Ghosts Next Door

Ghosts Next Door
by Lopaka Kapanui

Jul 25, 2021

100 Ghost Stories Counting Down To Halloween 2021 #98


Old discarded beer and wine bottles lined the beach just at the airport's outskirts, with the tops haphazardly sticking out of the sand. When the wind skimmed over the ocean and touched the opiate mouths of the bottles, it sounded like a clarion of conch shells announcing the arrival of someone of great importance or the beginning of a solemn ceremony.

The ocean-born wind is so sudden and whips up with such fury that it surprises the birds gathered at the shore. Letting out their unified cries of shock and anger, it sounds like the mournful wailing of women lamenting the death of a loved one. A lone Cessna 152 lands on the Keʻehi lagoon runway, having just flown in from Molokai. The pilot is nervous and looking forward to the completion of his delivery. The package in question, sitting on the seat next to him, although wrapped in a large lauhala basket, has given off an uncomfortable looming presence since it was placed there. “The ohana on Oahu will meet you at the hangar when you get there,” Carillo Landura instructed. “Just give this thing to them, and your part is pau.”

“What is it?” Jim Cargile asked.

“Doesn’t matter what it is,” Carillo shook his head. “Just get it home.”

“Look,” Jim pointed his finger at his long-time friend. “This better not be some illegal shit, like drugs or whale ivory!”

“Jim, just get it back to Oahu,” Carillo was cryptic in his reply and closed the door the same way, very slowly, holding Jim’s gaze the whole time.  Although the flight itself was uneventful, the feeling of chicken skin and the overwhelming presence of something that obviously was not there made Jim want to scream out with fear and terror. The second the runway was in sight, black clouds gathered out of nowhere, flashes of lightning could be seen within, but no outward bolts striking anywhere. It was almost as if the black clouds were waiting. Once the tires of the Cessna caught the blacktop and landed, a full thunderstorm with torrential rains unleashed itself. The noise was deafening and shook the ground. The strikes of thunder were so close that it finally allowed Jim to let out that scream which he’d been holding back the whole time. He couldn’t have gotten the Cessna to the hangar quick enough. Waiting for him was a group of Hawaiian people. There were only three of them, but they looked frail and barely able to stand. They were dressed as if they’d just come off of the plantation, wearing faded dungarees and old dress shoes. Even the old Hawaiian woman wore a flannel shirt, Bermuda shorts, and watercress boots. Jim decided it was only proper to bring the item to them instead of making them walk over. 

“This must be what you’re waiting for?” He asked.

The three shuffled forward and held the wrapped lauhala basket between them. They bowed to Jim and expressed their thanks. “Mahalo, mahalo, mahalo,” their voices were raspy and filled with a finality that Jim couldn’t place. In front of him, the three Hawaiian people crumbled to dust. The wrapped lauhala basket fell to the concrete floor and also faded to dust. The contents revealed a magnificent black feathered cape with human teeth sewed into the outer lining, crumbling to dust. With the storm raging outside the hangar, one last wind tore through it and carried all the powdered bones and what was once a black-feathered ahu’ula into the air and swooped it outside where it seemed to be carried up into the black clouds. Then, it was suddenly clear and sunny as if the black storm had been the figment of Jim’s imagination. The pilot's first inclination was to run into his office and get on the phone with Carillo, but then he thought better of it. Maybe he didn’t want to know, or maybe he shouldn’t know at all. He called anyway, and there was no hello on the other side of the line when Carillo answered. “So what?”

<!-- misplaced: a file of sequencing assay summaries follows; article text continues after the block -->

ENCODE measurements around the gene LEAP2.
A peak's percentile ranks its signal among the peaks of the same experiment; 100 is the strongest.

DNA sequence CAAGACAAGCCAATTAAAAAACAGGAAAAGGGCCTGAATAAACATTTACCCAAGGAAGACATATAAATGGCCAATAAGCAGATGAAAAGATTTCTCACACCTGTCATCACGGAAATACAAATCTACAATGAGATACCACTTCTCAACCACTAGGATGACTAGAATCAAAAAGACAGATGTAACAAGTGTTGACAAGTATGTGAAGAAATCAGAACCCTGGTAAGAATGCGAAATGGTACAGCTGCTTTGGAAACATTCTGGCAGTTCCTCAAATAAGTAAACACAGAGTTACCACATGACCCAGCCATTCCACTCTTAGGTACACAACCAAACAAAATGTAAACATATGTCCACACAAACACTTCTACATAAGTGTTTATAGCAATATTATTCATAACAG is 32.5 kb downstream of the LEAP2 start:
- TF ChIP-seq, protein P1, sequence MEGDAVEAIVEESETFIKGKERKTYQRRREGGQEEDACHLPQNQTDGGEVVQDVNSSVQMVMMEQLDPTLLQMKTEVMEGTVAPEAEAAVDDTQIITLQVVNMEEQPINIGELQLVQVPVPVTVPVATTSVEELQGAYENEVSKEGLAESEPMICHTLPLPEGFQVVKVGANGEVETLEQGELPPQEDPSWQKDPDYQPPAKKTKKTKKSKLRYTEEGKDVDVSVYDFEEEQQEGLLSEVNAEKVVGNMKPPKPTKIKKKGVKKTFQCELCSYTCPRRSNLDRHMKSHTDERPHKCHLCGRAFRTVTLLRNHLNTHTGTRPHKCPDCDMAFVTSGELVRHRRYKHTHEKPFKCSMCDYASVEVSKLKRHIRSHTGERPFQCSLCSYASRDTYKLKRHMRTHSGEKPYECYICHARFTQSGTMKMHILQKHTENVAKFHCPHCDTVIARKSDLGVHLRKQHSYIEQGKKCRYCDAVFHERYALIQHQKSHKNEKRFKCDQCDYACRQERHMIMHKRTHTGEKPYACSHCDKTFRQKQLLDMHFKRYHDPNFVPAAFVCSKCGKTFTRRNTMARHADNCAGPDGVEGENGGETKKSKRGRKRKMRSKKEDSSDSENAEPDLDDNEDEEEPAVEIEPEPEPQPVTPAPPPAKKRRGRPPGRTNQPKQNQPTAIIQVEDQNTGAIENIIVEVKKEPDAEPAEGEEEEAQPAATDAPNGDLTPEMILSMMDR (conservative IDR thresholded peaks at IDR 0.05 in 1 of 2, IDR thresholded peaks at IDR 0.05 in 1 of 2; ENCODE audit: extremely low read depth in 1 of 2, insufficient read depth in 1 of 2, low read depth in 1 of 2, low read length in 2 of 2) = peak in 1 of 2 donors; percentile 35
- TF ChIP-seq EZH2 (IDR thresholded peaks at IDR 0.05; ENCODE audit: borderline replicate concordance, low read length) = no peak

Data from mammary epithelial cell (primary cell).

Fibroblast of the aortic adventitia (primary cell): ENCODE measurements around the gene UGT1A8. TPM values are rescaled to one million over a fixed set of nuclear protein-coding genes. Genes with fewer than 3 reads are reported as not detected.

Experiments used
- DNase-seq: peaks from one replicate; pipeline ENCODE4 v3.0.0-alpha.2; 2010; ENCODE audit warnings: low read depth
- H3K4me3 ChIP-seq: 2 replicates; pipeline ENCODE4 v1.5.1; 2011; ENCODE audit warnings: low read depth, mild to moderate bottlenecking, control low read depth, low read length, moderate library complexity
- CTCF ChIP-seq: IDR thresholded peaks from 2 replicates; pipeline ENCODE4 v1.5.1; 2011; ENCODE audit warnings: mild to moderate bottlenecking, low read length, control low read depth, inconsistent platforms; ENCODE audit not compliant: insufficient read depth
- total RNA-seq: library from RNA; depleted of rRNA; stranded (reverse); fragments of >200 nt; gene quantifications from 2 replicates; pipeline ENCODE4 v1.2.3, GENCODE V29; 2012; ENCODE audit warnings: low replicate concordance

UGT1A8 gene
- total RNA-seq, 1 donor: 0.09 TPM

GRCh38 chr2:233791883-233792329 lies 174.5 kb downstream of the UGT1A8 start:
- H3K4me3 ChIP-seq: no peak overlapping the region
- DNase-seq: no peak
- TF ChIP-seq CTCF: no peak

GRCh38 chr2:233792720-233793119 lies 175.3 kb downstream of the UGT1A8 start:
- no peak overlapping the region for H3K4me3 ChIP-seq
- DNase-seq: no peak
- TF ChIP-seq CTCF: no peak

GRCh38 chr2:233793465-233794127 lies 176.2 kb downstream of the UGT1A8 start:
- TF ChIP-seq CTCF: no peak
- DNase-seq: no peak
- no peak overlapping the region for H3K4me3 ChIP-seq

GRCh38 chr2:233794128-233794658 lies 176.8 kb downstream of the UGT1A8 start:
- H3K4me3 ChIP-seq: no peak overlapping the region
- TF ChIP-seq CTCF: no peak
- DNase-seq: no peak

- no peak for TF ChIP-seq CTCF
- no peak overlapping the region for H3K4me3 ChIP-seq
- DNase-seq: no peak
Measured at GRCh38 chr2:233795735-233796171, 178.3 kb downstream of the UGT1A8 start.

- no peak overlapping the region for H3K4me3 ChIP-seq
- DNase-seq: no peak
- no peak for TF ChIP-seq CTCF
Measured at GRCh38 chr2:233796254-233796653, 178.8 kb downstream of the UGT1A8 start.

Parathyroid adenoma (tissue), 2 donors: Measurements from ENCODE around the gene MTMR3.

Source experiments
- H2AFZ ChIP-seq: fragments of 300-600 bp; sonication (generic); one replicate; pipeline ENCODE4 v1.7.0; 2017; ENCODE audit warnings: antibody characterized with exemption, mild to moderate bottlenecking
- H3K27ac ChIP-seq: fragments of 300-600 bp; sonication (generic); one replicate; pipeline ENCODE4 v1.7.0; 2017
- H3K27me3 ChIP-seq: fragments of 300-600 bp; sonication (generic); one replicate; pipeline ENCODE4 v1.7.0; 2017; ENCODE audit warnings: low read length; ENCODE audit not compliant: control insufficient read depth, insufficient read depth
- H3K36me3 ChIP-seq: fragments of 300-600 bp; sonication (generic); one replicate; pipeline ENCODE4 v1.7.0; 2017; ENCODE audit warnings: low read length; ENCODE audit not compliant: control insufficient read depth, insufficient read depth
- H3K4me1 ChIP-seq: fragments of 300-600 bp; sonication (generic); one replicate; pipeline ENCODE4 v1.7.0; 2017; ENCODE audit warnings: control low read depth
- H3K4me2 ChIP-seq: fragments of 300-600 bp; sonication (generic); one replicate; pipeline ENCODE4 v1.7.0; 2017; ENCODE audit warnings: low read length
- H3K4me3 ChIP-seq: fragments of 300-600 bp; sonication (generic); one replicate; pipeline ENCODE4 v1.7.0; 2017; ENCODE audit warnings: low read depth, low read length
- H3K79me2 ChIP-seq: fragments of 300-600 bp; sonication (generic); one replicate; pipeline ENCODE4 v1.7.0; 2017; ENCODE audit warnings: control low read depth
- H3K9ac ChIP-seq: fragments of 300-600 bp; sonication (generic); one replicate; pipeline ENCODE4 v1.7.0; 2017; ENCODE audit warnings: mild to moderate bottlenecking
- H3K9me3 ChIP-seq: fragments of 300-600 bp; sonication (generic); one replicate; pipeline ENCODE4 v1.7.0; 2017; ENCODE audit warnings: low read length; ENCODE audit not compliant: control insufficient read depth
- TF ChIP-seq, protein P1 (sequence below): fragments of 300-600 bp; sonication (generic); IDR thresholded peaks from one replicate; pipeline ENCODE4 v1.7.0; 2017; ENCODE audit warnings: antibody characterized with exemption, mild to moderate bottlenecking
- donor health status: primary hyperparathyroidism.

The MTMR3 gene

“What?!” Jim was incredulous. “I’m not gonna ask questions about what I just saw, but what I do want to know is why me?”

“Why not you?” Carillo replied. “You think any local or Hawaiian in their right mind would have done the delivery? No frickin’ way, so it had to be you.”

“Please don’t tell me it's because I’m Haole?” Jim begged.

“I won’t,” Carillo promised. “But if I were going to pick any haole that I could trust to make this delivery, it would be you. In fact, it is you.”

“That doesn’t make me feel any better, Carillo!” Jim moaned with the knowledge that he touched on something that he should not have.

“Did they thank you?” Carillo asked.

“What?” Jim shot back.

“Did they thank you? The three Kūpuna, did they thank you?” Carillo already knew the answer, of course.

“Yeah, they did,” Jim’s reply was a lot less boisterous.

“Good job, Jim,” Carillo congratulated his friend. “Good job.”

From that moment on, whenever Jim Carlyle went on fishing trips with his buddies, the fish practically jumped into the boat. On rainy days, when Jim was looking forward to a picnic with his girlfriend, the rain would let up once he got to the park. It would rain again once he left. Even at a bar, having a few drinks with Carillo, he’d get lucky at darts, but when trouble would start, the police happened to be parked outside the bar. Or someone who knew Jim from way back happened to be the bouncer that night. Whatever it was that Jim delivered to the three Hawaiian elders who disappeared before him would never be known, except for the bones of the high-ranking royal ancestors who were in that wrapped lauhala basket. They knew, and out of gratitude, they gave Jim their protection.